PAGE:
The analysis and interpretation contemplates the third procedure, which resides in the process of interpreting the data collected and produced from the participation and the netnographic observation, from the required literature and the emerging data. In the steps of organizing, collecting and analyzing data, the researcher can use in his/her research studies several types of tools, such as Google Scholar, as well as software packages for the organization and analysis of qualitative data, as is the case of webQDA.
Regarding research ethics, the fourth procedure that the netnographer must ensure is what Kozinets (2014) points out as important aspects to ensure the suitability of the research: to identify, inform and dialogue with the participants about the research; request appropriate permissions, ensuring anonymity; obtain consent when necessary; citing and giving due credit to the research participants.
Finally, the fifth procedure is related to the member check. Kozinetz (2014) proposes the validation of the research, to present the interpretations about the observations made to the participants, besides listening to their opinions about what was written and whether it is consistent with the context they live in. From this exchange, one can arrive at insights and conclusions beyond those observed in the field.
The fact that webQDA allows you to analyze videos, available, for example, on a YouTube channel, “facilitates” the application of a netnographic approach. In this sense, the researcher should use the “External Source”, inserting only the link of the video, in which it is possible to create segments of text, from transcriptions, descriptions and / or interpretations, or to elaborate a combination of these elements in several pieces from the video. It is also worth mentioning that the text segments are intended to be encoded in the respective categories for purposes of analysis (see figure).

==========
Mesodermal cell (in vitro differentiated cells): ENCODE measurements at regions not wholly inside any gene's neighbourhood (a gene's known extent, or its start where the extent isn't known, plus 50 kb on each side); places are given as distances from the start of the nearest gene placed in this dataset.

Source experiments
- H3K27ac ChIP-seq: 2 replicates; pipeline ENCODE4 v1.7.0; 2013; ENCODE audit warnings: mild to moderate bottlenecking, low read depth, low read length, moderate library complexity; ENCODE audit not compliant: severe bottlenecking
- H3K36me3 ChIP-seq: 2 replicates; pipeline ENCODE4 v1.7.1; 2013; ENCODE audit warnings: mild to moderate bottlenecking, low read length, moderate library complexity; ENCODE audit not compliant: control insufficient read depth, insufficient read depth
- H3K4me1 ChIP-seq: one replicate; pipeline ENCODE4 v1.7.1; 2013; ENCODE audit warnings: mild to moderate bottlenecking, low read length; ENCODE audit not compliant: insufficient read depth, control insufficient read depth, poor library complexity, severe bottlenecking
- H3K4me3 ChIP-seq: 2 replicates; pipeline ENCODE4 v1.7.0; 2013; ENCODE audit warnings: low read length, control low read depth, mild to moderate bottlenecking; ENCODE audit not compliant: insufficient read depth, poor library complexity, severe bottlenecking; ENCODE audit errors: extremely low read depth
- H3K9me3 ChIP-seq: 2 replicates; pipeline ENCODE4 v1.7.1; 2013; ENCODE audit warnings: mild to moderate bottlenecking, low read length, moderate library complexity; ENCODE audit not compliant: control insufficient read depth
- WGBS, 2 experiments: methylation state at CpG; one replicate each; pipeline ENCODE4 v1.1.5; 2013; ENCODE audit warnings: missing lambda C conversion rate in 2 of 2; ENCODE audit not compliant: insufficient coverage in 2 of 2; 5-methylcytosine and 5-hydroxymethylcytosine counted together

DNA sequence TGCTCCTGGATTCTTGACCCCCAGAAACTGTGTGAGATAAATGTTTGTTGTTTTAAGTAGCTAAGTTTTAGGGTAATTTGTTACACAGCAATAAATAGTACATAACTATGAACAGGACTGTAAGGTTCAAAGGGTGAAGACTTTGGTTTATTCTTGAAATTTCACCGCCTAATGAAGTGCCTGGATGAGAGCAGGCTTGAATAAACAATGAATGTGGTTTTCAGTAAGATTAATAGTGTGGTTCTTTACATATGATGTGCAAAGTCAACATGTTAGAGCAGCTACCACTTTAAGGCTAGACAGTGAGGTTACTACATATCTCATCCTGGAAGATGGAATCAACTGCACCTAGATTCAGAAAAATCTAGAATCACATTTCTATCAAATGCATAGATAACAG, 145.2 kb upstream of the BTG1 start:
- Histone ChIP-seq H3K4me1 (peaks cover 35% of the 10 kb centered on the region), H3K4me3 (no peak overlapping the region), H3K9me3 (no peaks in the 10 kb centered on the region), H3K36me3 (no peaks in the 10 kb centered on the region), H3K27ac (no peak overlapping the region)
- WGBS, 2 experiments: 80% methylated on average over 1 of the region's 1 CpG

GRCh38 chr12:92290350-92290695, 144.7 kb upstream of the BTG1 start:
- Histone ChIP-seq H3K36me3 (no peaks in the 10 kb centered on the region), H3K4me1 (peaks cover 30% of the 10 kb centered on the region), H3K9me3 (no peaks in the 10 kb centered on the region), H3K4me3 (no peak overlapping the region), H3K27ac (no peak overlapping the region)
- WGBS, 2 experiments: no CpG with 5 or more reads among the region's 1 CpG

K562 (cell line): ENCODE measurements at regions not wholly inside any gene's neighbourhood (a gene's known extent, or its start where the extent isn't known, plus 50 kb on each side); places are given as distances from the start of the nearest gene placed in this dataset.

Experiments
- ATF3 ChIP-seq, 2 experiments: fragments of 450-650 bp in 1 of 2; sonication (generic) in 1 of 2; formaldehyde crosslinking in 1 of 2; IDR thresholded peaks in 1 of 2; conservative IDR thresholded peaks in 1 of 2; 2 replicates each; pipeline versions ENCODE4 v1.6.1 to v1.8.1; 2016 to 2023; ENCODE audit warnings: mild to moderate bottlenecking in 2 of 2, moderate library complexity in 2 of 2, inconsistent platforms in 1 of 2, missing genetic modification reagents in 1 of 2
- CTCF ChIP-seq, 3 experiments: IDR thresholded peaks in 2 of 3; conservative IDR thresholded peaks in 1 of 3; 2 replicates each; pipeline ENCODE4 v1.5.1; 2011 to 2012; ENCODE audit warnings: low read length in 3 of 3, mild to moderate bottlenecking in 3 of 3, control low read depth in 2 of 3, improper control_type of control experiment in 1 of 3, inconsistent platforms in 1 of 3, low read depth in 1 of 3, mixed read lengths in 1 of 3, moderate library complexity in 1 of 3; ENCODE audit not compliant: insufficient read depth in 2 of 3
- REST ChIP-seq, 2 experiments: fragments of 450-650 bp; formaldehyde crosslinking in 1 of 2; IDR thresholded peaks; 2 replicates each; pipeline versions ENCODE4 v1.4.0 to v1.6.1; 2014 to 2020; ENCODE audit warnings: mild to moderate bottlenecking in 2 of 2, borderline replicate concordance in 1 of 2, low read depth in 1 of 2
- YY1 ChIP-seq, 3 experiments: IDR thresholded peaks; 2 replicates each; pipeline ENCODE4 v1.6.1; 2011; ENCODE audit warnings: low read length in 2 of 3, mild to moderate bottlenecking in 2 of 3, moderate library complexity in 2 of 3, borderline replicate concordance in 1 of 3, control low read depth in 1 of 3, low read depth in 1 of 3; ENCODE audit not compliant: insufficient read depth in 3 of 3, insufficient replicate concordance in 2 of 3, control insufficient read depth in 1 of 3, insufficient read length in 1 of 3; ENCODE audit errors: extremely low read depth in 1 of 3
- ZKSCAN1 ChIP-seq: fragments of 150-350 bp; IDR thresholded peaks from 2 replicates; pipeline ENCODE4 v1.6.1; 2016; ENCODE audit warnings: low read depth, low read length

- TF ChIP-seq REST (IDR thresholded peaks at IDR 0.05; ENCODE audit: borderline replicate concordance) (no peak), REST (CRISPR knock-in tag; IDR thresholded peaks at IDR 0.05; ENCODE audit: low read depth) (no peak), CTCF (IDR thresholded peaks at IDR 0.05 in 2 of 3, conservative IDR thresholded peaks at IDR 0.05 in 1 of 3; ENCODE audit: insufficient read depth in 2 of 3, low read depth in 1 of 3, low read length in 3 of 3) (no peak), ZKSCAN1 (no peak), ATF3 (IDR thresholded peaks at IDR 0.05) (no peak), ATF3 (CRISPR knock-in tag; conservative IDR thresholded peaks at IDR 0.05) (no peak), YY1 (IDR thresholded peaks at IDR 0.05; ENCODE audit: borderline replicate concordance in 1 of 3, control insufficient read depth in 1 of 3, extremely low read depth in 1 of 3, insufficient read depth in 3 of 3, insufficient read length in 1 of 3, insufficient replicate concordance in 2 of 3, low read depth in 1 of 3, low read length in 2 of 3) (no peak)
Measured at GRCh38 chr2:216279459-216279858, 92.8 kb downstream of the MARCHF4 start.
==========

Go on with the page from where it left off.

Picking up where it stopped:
From this body of procedures and the possibility of video analysis in webQDA, we can understand that netnography can shorten the distances between time and space, due to the very dynamics of the internet, in which social groups are arranged in a network. Such groups can work both in an online space, and coexist outside it, in an offline space. In this sense, the premises of ethnography, which are the investigative character and observation of the reality of the other, remain present in the netnographic approach.
Barros, V. F. de A., Costa, A. P., Silva, K. A. de G. e, Castro, P. A. de, & Pais, S. (2017). Abordagem Metolológica da Netnografia na Educação: encurtar as distâncias entre tempo e espaço (Carta Editorial). Cadernos de Educação, Tecnologia E Sociedade, 10(1), 1–8. https://doi.org/https://dx.doi.org/10.14571/cets.v10.n1
HINE, C. Etnografía virtual. México: Editorial UOC, 2004. Disponível em: <https://seminariosocioantropologia.files.wordpress.com/2014/03/hine-christine-etnografia-virtual-uoc.pdf>. Acesso em: Jan. 2017.
KOZINETS, R. On netnography: inicial reflections on consumer research investigations of cyberculture. Advances in Consumer Research, 1998, v. 25, pp. 366-371. Disponível em: <https://www.acrwebsite.org/search/view-conference-proceedings.aspx?Id=8180>. Acesso em: Jan. 2017.
KOZINETS, R. The field behind the screen: using netnography for marketing research in online communities. Journal of marketing research, 2002, v. 39, n. 1, pp. 61-72.
KOZINETS, R. V.. Netnografia: Realizando pesquisa etnográfica online. Porto Alegre: Penso, 2014.